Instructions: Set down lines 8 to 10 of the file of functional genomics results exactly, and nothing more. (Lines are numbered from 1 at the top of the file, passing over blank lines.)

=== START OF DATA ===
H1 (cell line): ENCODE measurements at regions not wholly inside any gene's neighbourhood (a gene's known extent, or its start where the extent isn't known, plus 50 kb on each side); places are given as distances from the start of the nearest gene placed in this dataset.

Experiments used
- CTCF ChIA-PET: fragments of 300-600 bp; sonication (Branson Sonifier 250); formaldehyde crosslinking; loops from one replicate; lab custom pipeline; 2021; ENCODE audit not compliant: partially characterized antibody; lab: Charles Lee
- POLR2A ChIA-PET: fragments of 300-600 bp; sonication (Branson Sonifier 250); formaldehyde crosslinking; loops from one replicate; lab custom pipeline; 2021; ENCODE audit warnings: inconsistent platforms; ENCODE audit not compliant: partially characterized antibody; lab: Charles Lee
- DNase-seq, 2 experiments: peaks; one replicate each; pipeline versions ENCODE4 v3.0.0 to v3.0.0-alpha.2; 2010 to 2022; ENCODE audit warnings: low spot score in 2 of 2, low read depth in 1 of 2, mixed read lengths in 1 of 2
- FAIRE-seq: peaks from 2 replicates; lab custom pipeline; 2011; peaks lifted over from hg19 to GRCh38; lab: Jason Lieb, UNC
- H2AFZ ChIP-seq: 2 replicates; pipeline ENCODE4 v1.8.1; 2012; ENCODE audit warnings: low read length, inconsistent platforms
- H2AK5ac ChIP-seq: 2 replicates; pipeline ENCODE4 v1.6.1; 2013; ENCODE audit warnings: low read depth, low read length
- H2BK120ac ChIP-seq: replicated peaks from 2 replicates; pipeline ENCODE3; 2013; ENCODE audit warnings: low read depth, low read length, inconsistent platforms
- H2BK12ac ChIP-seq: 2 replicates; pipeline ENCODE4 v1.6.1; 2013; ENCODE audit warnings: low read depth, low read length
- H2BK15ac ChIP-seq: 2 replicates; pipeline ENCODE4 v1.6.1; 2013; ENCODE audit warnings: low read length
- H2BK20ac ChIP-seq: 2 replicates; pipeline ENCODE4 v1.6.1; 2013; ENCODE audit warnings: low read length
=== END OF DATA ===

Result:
- H2AK5ac ChIP-seq: 2 replicates; pipeline ENCODE4 v1.6.1; 2013; ENCODE audit warnings: low read depth, low read length
- H2BK120ac ChIP-seq: replicated peaks from 2 replicates; pipeline ENCODE3; 2013; ENCODE audit warnings: low read depth, low read length, inconsistent platforms
- H2BK12ac ChIP-seq: 2 replicates; pipeline ENCODE4 v1.6.1; 2013; ENCODE audit warnings: low read depth, low read length